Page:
Remember, tomorrow is the priority deadline for submitting an HL90 application! Still looking? Check out Morgan Ridgway’s class, “Indigenous in the City,” which meets Monday, 3-5. Read more about it below!
What inspired you to teach this class?
The majority of Indigenous peoples in what is the United States live in and around urban spaces yet there is often this idea that that is not that case. People often think that Indigenous people are always some place far away or rural. While rurality and reservation communities certainly are important aspects of Indigenous experiences I’m really interested in this other side of the story. I grew up in Philadelphia and saw many different Indigenous people making home and community in the city so urbanity and indigeneity have also always been linked for me. All of this to say, the class explores the varied experiences of Indigenous people in urban spaces and how they relate to the narratives these cities tell about themselves and the people who live there. Indigenous people have always and continue to be part of urban space. Learning about the dynamics of that reality has major implications in how we understand Indigenous community, the diasporic experiences of Indigenous people following the history of removal, and what it means to say ‘we’re still here.’
Why should students take this class?
I think this class would be especially interesting for anyone who wants to reconfigure things we take for granted or assume to be “natural” outcomes of history. Over the semester we’ll think about how Indigenous people have experiences of both removal and unremoval, how all land in the United States is someone’s territory including cities, and the tension surrounding ideas of modernity, urbanity, and indigeneity. We’ll also look at various of types of material ranging from government documents and laws to performances, poetry, and street art. The narrative of where Indigenous people are can be quite rigid in the United States and this class turns that on its head a bit to think about Indigenous survivance and persistent presence. In the process we can begin to think about belonging, relationality, politics, and identity. I think this class is a good opportunity to consider how we have come to reside in the places we live, why they look the way they do, and where we might go in the future.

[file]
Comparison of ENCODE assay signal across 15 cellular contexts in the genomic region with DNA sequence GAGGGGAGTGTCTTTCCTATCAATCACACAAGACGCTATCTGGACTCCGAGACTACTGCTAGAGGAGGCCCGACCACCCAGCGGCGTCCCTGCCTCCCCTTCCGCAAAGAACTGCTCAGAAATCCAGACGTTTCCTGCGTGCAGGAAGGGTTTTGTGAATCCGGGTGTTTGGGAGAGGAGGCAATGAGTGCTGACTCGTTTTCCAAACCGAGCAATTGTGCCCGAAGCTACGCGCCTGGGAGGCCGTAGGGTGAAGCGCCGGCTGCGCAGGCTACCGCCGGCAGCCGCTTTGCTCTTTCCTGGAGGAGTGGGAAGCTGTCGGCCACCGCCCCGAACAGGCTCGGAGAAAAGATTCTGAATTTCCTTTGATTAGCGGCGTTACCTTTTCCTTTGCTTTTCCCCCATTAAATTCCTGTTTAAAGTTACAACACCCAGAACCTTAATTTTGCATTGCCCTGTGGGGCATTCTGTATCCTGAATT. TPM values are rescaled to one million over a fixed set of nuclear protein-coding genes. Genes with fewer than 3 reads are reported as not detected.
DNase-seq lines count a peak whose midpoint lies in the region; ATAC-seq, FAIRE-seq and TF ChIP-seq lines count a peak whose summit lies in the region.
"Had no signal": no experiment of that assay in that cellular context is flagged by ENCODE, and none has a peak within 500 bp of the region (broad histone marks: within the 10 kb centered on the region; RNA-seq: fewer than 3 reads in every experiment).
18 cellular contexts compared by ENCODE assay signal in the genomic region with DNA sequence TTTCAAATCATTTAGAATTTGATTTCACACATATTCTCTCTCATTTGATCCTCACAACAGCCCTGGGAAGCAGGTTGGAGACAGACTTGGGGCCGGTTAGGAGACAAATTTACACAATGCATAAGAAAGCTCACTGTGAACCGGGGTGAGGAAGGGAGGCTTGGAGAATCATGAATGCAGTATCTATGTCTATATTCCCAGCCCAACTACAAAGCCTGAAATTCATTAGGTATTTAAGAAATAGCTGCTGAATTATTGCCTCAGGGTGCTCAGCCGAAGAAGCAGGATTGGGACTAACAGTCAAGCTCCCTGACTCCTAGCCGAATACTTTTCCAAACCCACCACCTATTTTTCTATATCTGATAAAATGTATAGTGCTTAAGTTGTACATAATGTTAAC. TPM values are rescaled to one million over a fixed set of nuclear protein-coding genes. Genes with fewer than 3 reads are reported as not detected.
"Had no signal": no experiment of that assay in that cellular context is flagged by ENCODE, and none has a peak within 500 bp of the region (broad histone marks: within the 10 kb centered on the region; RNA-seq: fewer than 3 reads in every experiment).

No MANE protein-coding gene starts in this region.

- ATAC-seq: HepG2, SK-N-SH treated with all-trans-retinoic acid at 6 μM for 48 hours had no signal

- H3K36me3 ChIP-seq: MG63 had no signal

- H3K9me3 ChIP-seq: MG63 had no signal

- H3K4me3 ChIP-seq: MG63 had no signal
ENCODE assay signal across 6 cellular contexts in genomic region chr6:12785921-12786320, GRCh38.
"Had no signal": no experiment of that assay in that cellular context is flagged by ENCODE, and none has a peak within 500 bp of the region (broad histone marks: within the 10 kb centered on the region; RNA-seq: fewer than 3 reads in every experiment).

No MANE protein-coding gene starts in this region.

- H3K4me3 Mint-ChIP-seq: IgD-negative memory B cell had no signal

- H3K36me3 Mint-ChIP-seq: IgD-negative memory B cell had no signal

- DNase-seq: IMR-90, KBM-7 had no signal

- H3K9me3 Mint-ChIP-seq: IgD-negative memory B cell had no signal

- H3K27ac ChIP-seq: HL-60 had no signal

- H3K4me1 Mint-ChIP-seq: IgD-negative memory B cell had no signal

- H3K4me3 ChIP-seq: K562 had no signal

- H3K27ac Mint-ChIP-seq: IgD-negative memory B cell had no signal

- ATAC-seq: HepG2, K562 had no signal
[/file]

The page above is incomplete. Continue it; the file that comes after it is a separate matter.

Are you doing any cool projects?
As a class we’ll be creating a collaborative map on Google over the course of the semester that we will populate with location pins identifying some aspect of indigeneity. That could be the address of an urban Indian center in Chicago, a monument in Seattle, or a parade route that featured Indigenous dancers in Philadelphia. I think being able to visually see that all these cities are actually filled with references to Indigenous people despite the prevailing narrative of absence can be really powerful in understanding where Indigenous people are and how they have continued to persist.
How can students learn more?
Feel free to look at the Canvas site or email me at firstname.lastname@example.org